But on July 2, 1937, before she reached her destination, Earhart and her navigator Fred Noonan are thought to have disappeared in the central Pacific Ocean on their way to Howland Island after taking off from the city of Lae in Papua New Guinea. (Jerrie Mock would achieve Earhart’s goal of becoming the first woman to circumnavigate the globe as a solo pilot in 1964.)
A chaotic search-and-rescue mission began. TIME detailed that effort when it was still ongoing, explaining some of the reasons why the circumstances led to a high level of mystery:
As for why Earhart was declared legally dead 18 months later, Butler has one theory: So her husband could marry his third wife and “get on with his life.”
But while the formal search-and-rescue mission may have ended, the citizen search was just beginning. Earhart’s death has given birth to many conspiracy theories about her disappearance that continue to capture the public imagination to this day.
Earhart “vanished into legend,” as TIME once put it — and no solid proof of her fate has yet been found.
Some have blamed Japan, America’s World War II enemy, even though Pearl Harbor didn’t happen for another four-and-a-half years. In the 1960s, one theory that became popular was put forth by journalist who believed that the Japanese captured Earhart and Noonan and took them to Saipan. And in 1970, TIME reported on the book Amelia Earhart Lives, by former Air Force major Joseph Gervais, who used “a slithering foundation of fanciful codes, anagrams, leading but unanswered questions, and hints” to argue that Earhart was on “a spy mission for President Roosevelt, interned in Japan during the war and traded back to the U.S. in 1945, where she has lived under an alias ever since.” The New Jersey widow whom Gervais pinpointed as the real Earhart denounced the theory as a “poorly documented hoax.” And those who have looked for more concrete proof of Japanese involvement have come up short; for example, in the early ’80s, Japanese journalist Fukiko Aoki found no mentions of Earhart in the logs of ships that were in the area where Earhart probably crash-landed.
In 1991, TIME reported that the FBI confirmed that a clue to her last landing site could be an aluminum map case that was recovered by aircraft archaeologists on Nikumaroro, an atoll 420 miles southeast of Howland Island. Experts at the time surmised that she may have landed on a reef, where “With temperatures up to 120ºF and no fresh water available, survival was virtually impossible,” TIME reported. Just last year, a 12th expedition focused on Nikumaroro kicked off, backed in part by National Geographic; a forensic anthropologist believes bones found there could belong to Earhart. But other experts on Earhart, including Butler, believe that if she ended up there, plane parts would have been discovered by the three planes that flew over Nikumaroro and nearby islands five days after Earhart went down.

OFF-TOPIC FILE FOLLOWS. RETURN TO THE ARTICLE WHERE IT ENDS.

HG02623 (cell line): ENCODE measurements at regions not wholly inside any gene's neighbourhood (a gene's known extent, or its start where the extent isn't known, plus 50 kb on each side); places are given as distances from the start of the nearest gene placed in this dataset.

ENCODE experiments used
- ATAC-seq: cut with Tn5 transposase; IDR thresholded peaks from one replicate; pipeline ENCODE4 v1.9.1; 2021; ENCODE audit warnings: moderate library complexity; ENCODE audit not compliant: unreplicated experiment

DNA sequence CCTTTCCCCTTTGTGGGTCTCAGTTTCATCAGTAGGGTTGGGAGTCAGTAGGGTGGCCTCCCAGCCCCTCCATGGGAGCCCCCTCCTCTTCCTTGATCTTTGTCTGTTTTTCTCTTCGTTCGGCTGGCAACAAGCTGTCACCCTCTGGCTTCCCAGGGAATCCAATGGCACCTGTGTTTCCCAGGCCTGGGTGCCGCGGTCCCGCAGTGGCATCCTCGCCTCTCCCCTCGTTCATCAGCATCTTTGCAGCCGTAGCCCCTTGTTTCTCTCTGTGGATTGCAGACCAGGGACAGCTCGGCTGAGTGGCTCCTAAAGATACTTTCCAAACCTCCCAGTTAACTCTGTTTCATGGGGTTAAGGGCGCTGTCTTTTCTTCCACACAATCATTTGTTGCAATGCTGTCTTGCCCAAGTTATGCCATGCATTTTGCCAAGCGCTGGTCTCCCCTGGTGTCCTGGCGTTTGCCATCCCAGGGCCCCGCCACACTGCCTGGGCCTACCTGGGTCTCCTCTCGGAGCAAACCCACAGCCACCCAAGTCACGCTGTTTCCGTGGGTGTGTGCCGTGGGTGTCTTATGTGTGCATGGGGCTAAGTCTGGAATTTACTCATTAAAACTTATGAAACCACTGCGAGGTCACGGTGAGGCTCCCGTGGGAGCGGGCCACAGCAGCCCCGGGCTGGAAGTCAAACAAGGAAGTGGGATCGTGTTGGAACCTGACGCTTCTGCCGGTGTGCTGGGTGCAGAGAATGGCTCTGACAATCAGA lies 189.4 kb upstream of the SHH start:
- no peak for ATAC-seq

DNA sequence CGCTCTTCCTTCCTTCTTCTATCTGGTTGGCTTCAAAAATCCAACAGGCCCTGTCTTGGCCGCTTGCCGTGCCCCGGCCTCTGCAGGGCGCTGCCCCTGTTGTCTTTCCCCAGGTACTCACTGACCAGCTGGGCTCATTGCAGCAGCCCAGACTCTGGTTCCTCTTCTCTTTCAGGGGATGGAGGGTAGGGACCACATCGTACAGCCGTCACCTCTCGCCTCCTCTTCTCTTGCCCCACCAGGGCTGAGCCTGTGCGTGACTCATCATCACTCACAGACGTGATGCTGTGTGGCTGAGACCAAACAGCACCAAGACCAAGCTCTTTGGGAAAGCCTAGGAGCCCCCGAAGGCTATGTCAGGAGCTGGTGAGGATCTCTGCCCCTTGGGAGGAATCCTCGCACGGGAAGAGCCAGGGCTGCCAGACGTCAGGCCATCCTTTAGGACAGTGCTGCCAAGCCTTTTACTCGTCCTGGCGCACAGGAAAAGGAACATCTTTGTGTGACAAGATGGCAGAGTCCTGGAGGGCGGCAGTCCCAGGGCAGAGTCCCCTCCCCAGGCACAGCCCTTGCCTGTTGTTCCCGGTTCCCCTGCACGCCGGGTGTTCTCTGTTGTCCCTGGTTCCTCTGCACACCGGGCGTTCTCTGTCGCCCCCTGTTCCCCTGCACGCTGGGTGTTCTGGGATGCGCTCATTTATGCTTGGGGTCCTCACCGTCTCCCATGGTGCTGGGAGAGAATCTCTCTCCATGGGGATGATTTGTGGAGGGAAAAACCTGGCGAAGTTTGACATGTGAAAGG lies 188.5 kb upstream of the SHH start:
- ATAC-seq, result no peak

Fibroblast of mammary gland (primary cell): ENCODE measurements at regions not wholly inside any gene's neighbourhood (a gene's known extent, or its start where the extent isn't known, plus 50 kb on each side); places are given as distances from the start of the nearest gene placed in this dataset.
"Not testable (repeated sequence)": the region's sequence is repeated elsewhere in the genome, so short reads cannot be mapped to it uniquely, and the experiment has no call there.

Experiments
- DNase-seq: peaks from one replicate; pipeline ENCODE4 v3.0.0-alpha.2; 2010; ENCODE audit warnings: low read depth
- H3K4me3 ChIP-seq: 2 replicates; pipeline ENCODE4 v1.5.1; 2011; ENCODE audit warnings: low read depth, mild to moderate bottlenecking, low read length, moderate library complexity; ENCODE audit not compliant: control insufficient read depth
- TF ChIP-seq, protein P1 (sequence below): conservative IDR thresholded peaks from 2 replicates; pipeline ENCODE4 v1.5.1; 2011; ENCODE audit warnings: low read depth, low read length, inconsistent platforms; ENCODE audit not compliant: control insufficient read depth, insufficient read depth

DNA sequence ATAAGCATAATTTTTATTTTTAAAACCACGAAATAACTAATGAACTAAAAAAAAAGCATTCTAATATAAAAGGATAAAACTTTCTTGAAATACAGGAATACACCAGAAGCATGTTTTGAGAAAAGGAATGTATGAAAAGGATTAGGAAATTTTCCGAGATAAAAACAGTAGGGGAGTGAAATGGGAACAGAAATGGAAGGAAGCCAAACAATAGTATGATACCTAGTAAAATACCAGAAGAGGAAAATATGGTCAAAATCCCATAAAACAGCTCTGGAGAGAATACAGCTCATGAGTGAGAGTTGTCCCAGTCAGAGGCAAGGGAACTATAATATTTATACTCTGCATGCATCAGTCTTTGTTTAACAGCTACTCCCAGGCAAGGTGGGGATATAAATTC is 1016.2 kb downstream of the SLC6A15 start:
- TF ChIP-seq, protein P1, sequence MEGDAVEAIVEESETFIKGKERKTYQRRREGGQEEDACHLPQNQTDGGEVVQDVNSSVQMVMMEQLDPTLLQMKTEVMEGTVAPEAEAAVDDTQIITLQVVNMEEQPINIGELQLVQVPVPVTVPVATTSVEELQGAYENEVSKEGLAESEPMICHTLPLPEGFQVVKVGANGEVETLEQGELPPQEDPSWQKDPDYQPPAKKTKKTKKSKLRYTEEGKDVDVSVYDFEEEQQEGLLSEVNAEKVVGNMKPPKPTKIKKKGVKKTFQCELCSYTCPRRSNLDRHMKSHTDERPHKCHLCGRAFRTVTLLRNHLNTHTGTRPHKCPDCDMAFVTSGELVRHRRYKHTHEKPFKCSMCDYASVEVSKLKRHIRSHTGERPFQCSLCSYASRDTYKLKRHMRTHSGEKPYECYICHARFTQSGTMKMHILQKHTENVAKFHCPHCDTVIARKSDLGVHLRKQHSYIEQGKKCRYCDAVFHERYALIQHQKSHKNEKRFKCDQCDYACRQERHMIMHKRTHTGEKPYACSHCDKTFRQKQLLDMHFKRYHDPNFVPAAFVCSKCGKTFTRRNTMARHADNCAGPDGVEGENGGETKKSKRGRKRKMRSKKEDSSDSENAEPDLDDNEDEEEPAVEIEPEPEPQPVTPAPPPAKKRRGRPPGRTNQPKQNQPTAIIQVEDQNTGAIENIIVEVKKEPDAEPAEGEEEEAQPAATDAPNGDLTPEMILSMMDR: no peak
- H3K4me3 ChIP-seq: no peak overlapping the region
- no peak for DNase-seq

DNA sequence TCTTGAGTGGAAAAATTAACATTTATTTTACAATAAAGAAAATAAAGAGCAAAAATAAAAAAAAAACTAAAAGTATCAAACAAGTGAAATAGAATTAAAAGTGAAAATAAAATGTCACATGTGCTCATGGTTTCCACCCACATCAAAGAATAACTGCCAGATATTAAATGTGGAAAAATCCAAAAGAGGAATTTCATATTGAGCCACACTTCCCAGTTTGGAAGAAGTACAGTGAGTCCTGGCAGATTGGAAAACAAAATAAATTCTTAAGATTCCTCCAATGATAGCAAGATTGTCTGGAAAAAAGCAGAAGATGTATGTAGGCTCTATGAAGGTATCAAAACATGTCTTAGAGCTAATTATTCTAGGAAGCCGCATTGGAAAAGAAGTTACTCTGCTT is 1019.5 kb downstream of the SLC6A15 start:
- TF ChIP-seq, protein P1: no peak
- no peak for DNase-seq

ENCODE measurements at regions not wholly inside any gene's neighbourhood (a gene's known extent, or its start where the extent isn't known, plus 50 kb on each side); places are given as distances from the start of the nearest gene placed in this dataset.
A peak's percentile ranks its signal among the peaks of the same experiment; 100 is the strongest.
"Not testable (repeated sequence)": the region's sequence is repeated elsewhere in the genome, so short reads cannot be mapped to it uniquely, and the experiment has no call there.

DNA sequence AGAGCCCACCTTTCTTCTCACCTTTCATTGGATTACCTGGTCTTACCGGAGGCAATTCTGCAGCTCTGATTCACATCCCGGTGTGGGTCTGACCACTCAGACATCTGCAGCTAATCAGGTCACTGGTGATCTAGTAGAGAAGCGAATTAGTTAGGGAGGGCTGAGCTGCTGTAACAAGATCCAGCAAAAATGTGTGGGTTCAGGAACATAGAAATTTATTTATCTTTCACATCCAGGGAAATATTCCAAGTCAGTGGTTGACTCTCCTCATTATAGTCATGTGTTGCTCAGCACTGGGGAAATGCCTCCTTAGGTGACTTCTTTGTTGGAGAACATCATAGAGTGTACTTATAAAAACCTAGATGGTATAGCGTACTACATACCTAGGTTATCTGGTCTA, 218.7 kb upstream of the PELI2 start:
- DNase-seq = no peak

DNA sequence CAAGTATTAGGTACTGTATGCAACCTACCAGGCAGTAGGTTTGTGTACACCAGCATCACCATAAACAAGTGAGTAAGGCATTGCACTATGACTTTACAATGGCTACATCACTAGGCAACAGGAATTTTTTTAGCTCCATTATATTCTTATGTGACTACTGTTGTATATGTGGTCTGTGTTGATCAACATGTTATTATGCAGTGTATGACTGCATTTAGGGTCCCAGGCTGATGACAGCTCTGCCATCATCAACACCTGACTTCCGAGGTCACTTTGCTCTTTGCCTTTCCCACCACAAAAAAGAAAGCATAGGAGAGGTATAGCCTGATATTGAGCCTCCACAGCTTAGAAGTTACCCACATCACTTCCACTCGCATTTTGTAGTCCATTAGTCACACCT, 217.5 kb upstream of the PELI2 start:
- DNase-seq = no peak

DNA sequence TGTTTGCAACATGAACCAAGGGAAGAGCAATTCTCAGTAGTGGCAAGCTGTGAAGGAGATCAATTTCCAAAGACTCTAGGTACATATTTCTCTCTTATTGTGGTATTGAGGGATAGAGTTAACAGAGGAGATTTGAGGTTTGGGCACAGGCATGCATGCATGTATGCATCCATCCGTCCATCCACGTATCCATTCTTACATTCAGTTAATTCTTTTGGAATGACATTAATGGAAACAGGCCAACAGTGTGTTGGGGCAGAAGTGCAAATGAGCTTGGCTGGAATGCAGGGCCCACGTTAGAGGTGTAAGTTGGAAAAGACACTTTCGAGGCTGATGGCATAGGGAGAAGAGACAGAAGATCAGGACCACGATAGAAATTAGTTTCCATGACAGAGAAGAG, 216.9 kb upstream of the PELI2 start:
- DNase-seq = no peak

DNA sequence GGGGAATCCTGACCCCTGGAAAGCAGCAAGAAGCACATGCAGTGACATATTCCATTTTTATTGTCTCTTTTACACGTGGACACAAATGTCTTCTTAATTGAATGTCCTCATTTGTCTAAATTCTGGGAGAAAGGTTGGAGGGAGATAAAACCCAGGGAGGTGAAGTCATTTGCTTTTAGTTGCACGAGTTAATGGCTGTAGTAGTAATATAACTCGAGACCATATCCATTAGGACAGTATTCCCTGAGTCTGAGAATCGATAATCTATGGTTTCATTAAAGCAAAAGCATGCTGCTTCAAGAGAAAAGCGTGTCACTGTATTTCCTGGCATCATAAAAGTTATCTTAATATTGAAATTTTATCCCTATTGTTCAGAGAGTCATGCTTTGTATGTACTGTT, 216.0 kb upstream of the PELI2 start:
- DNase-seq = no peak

And recently, a photograph found in the National Archives was the subject of a History Channel documentary that put forward the theory that it showed Earhart and Noonan on Jaluit Atoll in the Marshall Islands. But a Japanese blogger went to the country’s national library and discovered that that photo had been published in 1935 Japanese travelogue about islands in the South Pacific nearly two years before Earhart’s last flight began.
Butler says the answer may not be so complicated in the end.
“My feeling is that the plane simply ran out of gas,” she says. While billionaire philanthropist Ted Waitt (co-producer of the biopic Amelia) financed a 2009 a robotic search of the ocean floor west of Howland Island, the ocean floor on the east side of the island has yet to be explored. When that happens, Butler says, “I’m quite sure the remains of the plane will be found.”